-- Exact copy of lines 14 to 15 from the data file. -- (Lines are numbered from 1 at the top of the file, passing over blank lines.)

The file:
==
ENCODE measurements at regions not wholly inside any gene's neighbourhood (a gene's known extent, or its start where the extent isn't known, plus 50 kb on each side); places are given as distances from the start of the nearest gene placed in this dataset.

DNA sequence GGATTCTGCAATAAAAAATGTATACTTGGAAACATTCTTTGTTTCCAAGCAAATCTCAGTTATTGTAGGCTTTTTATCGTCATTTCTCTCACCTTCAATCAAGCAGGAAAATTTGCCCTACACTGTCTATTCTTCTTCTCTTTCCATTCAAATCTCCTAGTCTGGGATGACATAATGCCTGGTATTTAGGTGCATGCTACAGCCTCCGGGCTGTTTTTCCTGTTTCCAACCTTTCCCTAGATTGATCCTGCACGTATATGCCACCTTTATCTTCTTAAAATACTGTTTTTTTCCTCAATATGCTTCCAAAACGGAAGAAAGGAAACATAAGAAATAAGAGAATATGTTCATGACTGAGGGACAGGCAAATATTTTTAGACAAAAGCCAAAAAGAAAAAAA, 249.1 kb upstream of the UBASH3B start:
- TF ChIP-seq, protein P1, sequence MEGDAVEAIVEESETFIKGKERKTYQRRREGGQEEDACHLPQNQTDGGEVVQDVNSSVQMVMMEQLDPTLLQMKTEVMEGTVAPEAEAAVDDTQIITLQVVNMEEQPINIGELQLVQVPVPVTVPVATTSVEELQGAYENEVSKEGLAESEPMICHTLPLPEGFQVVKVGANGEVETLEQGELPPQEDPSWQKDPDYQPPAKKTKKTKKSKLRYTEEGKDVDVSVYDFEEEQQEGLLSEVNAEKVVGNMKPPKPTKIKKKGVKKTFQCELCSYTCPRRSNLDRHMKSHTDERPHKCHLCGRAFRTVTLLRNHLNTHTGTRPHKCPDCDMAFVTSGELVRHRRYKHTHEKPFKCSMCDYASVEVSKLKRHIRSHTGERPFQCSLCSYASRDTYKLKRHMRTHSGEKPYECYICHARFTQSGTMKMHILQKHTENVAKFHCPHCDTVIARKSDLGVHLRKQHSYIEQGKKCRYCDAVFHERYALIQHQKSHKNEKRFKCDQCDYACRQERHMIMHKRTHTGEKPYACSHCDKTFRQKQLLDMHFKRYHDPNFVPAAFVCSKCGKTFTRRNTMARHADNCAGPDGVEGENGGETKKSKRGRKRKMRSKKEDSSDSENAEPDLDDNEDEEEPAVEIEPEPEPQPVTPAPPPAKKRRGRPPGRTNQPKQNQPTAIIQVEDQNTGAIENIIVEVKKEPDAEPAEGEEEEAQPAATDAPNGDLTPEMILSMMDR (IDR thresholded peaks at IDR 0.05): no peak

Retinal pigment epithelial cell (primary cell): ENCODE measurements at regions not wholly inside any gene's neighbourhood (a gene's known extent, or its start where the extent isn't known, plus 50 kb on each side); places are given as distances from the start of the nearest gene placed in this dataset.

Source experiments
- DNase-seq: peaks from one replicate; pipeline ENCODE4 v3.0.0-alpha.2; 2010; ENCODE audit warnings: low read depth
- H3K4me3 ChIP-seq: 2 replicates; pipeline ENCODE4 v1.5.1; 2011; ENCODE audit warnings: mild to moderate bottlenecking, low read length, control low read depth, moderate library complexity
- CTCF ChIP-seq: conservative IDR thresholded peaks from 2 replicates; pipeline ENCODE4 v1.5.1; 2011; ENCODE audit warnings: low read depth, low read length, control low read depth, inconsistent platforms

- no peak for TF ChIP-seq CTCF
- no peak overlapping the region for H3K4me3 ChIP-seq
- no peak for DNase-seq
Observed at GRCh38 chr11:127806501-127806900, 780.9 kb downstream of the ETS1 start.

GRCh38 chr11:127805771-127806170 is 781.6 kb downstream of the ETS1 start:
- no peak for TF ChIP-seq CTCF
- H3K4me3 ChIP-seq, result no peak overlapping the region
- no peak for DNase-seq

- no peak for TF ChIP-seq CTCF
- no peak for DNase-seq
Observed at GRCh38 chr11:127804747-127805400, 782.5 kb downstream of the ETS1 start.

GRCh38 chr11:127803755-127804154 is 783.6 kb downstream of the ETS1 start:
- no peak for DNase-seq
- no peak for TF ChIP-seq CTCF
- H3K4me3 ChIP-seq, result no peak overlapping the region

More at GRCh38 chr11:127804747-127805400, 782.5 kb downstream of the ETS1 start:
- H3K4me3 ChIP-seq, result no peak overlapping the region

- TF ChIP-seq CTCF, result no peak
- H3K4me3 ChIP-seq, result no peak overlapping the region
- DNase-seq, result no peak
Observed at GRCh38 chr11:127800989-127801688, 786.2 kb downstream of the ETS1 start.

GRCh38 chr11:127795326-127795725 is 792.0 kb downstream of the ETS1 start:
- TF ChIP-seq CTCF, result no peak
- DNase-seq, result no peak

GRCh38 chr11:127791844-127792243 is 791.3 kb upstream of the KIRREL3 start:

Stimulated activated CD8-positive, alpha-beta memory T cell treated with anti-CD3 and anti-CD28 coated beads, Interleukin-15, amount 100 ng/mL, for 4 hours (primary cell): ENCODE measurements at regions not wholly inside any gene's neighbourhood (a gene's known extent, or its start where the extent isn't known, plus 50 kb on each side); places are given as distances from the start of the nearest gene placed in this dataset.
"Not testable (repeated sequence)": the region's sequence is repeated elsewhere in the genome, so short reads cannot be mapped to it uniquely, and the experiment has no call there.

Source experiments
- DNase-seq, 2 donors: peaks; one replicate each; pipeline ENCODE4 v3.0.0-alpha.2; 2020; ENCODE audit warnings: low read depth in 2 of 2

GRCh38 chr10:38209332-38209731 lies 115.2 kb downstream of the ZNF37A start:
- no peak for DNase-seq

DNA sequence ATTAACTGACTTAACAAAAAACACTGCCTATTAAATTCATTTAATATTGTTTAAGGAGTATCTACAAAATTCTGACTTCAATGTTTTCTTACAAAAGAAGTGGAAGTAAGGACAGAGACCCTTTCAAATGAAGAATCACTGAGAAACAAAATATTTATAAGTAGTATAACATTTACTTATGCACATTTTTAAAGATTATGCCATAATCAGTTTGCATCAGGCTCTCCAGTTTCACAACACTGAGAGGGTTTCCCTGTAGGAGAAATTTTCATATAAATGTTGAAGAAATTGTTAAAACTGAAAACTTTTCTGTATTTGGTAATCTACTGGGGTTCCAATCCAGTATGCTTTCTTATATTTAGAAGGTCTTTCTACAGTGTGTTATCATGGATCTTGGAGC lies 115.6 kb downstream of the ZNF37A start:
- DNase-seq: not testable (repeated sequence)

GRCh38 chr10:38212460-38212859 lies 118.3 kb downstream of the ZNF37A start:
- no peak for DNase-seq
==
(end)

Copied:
- no peak for TF ChIP-seq CTCF
- H3K4me3 ChIP-seq, result no peak overlapping the region